If I were a war time assassin I would definitely suggest a better nickname that Citronen, I mean, c’mon!
Another week with a decent number of films,
Sharktopus (2010, Declan O’Brien, United States Of America) *
It didn’t surprise me that Roger Corman was attached to Sharktopus in some capacity. Sharktopus is a film that had the hallmarks of some of Mr. Corman’s worst, and by worst I actually mean finest, work. It’s terrible in all the right places and more than content with being an atrocious film. It didn’t quite reach the transcendent level of a terrible film that is so terrible it becomes great. But, Sharktopus was so terrible that it was a lot of fun to watch. Stupid people doing stupid things, bad acting, wonderfully cheesy line readings, and some of the worst CG I’ve ever seen. Yep, Sharktopus was terrible in spades, but that’s what make it so much fun.
In The Loop (2009, Armando Iannucci, United Kingdom) ***
Mean is sometimes just mean, no matter how much truth may be behind the meanness. That was my experience with In The Loop, and often funny film that was in the end too mean for its own good. Not to mention too loud at times, even if that did lead to some of the funnier jokes. I can forgive the loudness and I can even understand the reasons the film has for being mean. But, when the film had finished I realized that all the truths of the film had been revealed in the first twenty or so minutes and the remainder of the film was spent making mean jokes. Now, some of those were funny, but more of them were mean spirited and not that funny.
Flammen & Citronen (Flame And Citron, 2008, Ole Christian Madsen, Czech Republic/Denmark/Finland/France/Germany/Norway/Sweden) ***
There’s substance to Flammen & Citronen, but there’s also an excess of plot. The setting is great, the noir trappings that the film covers itself in work wonderfully, and the two leads are both compelling. Hero worship, or more pointedly what makes someone a hero and does it really matter if you’re a hero when it costs you your morals is examined in a thoroughly fascinating manner. But, somewhere within the two hour and fifteen minute run time the film loses track of what it’s really about and devolves into a standard shoot em up. At that point Flammen & Citronen becomes nothing more than a typical Hollywood production where the focus is on the bullets flying and the twists being thrown at the viewer. But, before that Flammen & Citronen was an interesting viewing experience, it’s too bad it couldn’t sustain itself.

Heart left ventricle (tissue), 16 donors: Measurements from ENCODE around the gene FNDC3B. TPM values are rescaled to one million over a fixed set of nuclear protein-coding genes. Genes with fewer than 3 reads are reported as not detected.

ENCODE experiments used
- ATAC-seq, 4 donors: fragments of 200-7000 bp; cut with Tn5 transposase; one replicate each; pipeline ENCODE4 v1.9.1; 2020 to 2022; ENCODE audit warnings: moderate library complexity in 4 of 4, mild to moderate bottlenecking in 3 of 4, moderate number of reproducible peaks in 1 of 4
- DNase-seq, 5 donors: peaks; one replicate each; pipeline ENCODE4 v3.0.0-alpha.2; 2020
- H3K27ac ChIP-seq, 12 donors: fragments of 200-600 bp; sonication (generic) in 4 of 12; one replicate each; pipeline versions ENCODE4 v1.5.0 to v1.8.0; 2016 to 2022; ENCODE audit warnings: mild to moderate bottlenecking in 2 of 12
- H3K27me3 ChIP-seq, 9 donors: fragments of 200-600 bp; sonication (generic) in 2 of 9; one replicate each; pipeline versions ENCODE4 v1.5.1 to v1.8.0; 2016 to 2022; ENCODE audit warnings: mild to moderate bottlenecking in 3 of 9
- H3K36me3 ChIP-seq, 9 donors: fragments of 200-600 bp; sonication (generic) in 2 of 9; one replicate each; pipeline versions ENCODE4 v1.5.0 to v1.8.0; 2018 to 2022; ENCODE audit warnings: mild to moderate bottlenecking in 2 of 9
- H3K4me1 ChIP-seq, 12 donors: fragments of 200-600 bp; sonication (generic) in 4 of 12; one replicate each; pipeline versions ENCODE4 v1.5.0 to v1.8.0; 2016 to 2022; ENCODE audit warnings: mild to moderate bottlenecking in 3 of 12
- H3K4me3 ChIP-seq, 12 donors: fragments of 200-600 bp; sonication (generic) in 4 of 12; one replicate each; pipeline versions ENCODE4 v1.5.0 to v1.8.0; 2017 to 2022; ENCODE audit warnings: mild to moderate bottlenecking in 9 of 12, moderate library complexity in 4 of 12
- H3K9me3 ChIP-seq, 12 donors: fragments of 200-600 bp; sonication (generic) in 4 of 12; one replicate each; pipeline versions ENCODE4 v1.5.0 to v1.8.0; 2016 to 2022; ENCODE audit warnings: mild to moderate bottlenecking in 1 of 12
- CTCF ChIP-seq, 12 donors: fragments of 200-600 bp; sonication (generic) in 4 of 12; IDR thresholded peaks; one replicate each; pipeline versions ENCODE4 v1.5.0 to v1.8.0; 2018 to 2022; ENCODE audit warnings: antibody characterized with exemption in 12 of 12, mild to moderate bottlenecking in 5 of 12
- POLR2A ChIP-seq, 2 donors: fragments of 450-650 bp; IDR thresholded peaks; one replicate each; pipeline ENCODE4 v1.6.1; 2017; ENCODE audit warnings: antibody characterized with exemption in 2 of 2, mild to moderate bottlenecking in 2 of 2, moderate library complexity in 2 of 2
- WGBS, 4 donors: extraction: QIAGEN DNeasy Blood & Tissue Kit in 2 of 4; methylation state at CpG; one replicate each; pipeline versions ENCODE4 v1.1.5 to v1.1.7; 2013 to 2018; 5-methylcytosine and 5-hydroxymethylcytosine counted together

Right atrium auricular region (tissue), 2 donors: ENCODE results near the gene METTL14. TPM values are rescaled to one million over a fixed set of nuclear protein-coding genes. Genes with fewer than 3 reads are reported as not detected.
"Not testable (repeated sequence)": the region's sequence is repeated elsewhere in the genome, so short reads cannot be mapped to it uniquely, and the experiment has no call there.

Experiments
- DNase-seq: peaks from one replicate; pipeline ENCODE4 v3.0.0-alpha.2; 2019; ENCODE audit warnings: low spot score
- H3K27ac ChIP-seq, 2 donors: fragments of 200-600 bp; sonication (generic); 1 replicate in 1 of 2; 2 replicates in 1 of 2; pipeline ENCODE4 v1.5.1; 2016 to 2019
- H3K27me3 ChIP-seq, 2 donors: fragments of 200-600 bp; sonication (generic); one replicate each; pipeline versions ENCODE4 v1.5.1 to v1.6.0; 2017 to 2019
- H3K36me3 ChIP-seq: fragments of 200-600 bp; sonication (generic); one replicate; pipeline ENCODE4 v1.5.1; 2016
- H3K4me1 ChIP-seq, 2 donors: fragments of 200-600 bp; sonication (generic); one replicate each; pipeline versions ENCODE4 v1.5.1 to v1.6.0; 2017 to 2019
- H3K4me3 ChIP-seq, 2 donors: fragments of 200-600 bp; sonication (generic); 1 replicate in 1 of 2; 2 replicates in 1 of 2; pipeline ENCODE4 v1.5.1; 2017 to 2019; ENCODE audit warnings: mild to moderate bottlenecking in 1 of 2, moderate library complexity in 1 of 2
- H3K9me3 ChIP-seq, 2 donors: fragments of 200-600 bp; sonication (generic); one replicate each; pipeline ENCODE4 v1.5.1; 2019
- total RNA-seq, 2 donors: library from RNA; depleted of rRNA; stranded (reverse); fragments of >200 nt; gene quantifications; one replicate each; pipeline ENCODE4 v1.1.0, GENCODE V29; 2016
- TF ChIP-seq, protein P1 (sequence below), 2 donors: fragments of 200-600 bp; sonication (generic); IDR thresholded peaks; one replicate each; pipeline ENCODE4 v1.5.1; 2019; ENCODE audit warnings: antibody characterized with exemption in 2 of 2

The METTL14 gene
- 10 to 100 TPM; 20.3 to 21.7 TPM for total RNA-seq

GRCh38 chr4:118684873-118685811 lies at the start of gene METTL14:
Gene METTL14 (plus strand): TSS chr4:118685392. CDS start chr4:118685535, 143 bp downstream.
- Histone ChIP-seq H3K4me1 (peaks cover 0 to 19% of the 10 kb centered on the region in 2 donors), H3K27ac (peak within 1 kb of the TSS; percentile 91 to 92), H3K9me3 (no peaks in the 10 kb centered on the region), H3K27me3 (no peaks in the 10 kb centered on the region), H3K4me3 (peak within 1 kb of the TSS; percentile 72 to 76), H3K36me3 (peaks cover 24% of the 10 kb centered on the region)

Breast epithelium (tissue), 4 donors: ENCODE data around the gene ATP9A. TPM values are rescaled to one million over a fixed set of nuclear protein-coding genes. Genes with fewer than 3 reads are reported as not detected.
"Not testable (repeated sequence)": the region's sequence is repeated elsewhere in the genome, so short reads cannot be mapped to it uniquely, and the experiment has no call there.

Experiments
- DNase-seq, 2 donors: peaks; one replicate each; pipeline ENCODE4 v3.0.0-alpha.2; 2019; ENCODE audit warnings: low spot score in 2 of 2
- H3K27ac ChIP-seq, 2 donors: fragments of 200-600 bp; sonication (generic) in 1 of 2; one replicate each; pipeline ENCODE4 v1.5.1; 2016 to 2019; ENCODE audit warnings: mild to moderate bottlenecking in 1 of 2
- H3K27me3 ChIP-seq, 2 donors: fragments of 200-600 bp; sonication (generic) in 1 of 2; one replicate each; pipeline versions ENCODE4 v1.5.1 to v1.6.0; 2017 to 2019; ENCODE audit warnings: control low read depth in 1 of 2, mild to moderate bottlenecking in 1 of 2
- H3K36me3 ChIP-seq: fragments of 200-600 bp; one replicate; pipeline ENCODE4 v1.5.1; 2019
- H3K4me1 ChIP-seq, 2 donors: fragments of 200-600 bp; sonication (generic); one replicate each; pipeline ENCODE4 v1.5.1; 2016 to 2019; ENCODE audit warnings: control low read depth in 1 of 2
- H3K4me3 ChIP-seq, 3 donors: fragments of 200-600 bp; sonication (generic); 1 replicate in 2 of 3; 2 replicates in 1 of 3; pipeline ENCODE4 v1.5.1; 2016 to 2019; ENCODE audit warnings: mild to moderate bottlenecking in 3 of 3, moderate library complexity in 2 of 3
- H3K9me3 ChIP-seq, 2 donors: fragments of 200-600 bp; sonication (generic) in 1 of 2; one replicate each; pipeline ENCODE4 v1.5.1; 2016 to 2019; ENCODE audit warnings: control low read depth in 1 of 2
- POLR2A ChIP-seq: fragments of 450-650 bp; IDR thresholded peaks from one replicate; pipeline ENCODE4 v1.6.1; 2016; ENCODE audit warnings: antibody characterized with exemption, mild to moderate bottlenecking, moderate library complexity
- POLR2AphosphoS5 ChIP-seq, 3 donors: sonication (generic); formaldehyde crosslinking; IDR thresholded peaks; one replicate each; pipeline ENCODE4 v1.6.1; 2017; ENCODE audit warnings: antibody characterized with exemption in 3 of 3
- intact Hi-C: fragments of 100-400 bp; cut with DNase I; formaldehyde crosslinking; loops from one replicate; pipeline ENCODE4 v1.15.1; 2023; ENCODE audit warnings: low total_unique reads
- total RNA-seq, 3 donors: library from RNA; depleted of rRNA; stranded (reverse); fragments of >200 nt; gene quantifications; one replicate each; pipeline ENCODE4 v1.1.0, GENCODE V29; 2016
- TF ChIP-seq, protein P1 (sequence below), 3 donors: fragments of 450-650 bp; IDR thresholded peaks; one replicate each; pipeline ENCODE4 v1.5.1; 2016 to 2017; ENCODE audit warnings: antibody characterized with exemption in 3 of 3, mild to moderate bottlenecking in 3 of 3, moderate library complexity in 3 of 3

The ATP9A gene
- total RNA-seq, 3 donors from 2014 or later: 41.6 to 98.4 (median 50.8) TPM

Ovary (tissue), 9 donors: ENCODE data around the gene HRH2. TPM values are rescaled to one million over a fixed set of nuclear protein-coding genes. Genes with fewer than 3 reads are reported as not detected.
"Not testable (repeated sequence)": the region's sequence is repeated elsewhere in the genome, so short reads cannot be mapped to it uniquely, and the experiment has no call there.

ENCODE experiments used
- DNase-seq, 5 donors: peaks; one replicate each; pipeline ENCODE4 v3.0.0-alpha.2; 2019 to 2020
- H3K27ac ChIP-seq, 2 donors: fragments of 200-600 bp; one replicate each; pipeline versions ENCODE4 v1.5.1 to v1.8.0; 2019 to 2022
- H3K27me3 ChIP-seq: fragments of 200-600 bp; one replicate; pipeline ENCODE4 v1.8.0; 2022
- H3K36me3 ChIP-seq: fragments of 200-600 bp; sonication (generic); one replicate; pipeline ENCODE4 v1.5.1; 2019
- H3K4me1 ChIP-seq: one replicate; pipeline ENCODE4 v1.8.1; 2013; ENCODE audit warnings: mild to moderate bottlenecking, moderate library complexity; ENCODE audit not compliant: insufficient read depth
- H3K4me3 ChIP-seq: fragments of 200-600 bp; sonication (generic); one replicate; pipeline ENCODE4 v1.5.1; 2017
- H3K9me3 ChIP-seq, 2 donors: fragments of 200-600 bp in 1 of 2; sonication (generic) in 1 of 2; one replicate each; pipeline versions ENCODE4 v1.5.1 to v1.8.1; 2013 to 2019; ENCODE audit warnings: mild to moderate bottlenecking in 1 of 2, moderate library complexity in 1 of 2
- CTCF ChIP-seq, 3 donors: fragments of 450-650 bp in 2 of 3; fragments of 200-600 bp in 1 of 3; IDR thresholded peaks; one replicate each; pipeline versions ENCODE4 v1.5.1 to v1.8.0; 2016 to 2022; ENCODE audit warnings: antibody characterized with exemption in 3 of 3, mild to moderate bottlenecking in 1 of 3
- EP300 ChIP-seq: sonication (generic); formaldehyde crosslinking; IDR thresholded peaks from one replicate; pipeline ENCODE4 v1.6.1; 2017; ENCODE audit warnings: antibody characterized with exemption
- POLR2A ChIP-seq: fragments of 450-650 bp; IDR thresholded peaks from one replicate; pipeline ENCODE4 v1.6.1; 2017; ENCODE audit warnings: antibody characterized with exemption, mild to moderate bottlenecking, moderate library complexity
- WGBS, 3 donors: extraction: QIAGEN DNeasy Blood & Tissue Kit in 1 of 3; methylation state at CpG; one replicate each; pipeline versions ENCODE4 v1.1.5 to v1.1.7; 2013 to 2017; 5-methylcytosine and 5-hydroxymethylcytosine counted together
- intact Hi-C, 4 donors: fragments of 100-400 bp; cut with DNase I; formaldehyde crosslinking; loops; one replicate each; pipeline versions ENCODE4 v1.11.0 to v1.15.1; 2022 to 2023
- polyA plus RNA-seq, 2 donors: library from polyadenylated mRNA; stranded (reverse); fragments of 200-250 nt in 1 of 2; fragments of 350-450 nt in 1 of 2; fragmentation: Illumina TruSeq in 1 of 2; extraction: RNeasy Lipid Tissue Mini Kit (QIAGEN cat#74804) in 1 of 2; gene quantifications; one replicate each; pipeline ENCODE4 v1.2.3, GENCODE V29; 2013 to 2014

X-Men: First Class (2011, Matthew Vaughn, United States Of America) ***
I dig me some X-Men, and I dig me some James McAvoy, Michael Fassbender, and Jennifer Lawrence apparently. I wasn’t quite happy with the way that the film handled one of those characters in the end, in fact I’d say the decision that is made by this character does not jive with the character as presented in the rest of the movie at all (at least not when it came to making the decision that character did at a point in time in the film when things were happening that should have stopped said decision). The story was way too cluttered and all over the place, but I still had a good time. I know that is a criticism that people don’t like, but it fits here. I had fun watching Kevin Bacon villain it up, and I really liked watching Magneto and Professor X grow. I hope that as the prequels continue they can work on the pacing and the breadth of the story, but I’m confident in the future of the X-Men franchise again, and after X:Men: The Last Stand that’s saying something (I still have yet to bring myself to see X-Men Origins: Wolverine).
Father And Daughter (2001, Michael Dudok de Wit, Belgium/Netherlands/United Kingdom) ***
The animation is simple and yet at the same time it is lovely to look at. Lovely is, however, the main issue I had with Father And Daughter. It’s a well made short with handsome animation, but it didn’t grab me the way I had hoped. The emotional resonance I was expecting never came, and that made the emotional moments lesser for me. Father And Daughter is a pleasant short, and I really did dig the animation, but it never grabbed me and that’s why it’s merely a pleasant film and not a great one.
The Lorax (2012, Kyle Balda & Chris Renaud, United States Of America) **
The Lorax certainly looks good, animation wise that is, and it has a message I can get behind. That being said, this is an incredibly dumb movie, and very, very boring. There’s very colorful animation popping on the screen and the story is as dull as dishwater. Also, for as much as I agree with the message it’s presented in such a heavy handed fashion that it gets real old real quick. Then there is the lack of intelligence shown by the screenplay and the dialogue. The book by Dr. Seuss is simple and very smart, but in its search to appeal to some unknown audience the film loses all of the nuance and straightforward smarts of Dr. Seuss’ great work. In a year of terrific animation, The Lorax simply isn’t up to snuff.
Not a great week for movies, but I did get to watch a few worthwhile movies. Of the bunched up grouping that were good enough to be movie of the week I knew immediately that I had to go with the one that did not have the blandest of the bland in January Jones, and that eliminated X-Men: First Class. Of the remaining films it was easy enough to pick Flammen & Citronen as the best of the bunch. For its handsome production values and its cast Flammen & Citronen takes home movie of the week honors. Until next week, watch more movies!